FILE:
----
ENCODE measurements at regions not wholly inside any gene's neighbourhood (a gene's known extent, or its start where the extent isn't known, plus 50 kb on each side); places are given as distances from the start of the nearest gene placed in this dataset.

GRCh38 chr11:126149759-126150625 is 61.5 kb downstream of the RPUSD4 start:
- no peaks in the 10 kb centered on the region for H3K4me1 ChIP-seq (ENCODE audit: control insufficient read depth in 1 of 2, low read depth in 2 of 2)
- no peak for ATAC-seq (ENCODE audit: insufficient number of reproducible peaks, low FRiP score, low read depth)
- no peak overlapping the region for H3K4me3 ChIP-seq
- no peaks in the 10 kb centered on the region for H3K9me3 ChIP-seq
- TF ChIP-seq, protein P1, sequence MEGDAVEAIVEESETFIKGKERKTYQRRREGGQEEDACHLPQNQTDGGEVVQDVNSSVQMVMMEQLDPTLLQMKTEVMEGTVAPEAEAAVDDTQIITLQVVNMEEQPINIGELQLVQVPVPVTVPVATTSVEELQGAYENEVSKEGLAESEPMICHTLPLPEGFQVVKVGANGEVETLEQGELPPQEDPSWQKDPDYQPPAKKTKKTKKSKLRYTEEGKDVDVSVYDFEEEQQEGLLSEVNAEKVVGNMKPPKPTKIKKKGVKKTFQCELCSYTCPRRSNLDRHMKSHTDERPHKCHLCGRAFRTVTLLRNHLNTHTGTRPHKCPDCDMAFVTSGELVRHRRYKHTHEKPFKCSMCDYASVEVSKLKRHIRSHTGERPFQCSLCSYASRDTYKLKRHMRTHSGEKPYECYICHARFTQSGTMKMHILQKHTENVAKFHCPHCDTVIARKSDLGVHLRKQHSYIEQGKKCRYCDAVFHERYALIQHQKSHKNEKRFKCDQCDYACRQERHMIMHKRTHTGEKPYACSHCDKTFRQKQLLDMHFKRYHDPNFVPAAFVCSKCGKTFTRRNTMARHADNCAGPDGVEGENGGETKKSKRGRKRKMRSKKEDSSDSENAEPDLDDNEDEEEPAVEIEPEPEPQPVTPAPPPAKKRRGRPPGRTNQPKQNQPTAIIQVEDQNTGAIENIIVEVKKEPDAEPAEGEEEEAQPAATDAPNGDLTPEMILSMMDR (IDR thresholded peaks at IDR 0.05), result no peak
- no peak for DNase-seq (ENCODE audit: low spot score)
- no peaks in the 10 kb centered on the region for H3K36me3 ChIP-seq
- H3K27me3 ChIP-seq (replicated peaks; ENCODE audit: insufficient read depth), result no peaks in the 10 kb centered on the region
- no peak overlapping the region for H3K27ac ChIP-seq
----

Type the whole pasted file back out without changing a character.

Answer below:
ENCODE measurements at regions not wholly inside any gene's neighbourhood (a gene's known extent, or its start where the extent isn't known, plus 50 kb on each side); places are given as distances from the start of the nearest gene placed in this dataset.

GRCh38 chr11:126149759-126150625 is 61.5 kb downstream of the RPUSD4 start:
- no peaks in the 10 kb centered on the region for H3K4me1 ChIP-seq (ENCODE audit: control insufficient read depth in 1 of 2, low read depth in 2 of 2)
- no peak for ATAC-seq (ENCODE audit: insufficient number of reproducible peaks, low FRiP score, low read depth)
- no peak overlapping the region for H3K4me3 ChIP-seq
- no peaks in the 10 kb centered on the region for H3K9me3 ChIP-seq
- TF ChIP-seq, protein P1, sequence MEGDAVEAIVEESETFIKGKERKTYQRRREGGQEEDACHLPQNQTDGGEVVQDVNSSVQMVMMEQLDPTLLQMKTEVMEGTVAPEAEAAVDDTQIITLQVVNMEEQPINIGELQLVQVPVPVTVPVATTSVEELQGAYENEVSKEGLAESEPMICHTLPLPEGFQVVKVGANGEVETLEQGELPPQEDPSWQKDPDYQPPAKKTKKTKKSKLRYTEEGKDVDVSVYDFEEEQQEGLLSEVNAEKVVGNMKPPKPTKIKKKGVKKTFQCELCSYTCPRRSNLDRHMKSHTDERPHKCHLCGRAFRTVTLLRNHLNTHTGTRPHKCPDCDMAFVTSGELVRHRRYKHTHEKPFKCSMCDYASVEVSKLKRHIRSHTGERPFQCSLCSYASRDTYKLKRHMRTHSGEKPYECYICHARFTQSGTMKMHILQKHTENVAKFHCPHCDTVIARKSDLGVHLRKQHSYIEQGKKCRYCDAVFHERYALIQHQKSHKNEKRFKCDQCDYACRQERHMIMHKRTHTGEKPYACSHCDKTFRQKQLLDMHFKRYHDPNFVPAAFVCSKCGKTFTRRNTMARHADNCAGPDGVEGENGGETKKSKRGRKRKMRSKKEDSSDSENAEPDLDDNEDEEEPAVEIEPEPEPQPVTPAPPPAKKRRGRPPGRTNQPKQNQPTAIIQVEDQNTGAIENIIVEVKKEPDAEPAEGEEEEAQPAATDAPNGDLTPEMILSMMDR (IDR thresholded peaks at IDR 0.05), result no peak
- no peak for DNase-seq (ENCODE audit: low spot score)
- no peaks in the 10 kb centered on the region for H3K36me3 ChIP-seq
- H3K27me3 ChIP-seq (replicated peaks; ENCODE audit: insufficient read depth), result no peaks in the 10 kb centered on the region
- no peak overlapping the region for H3K27ac ChIP-seq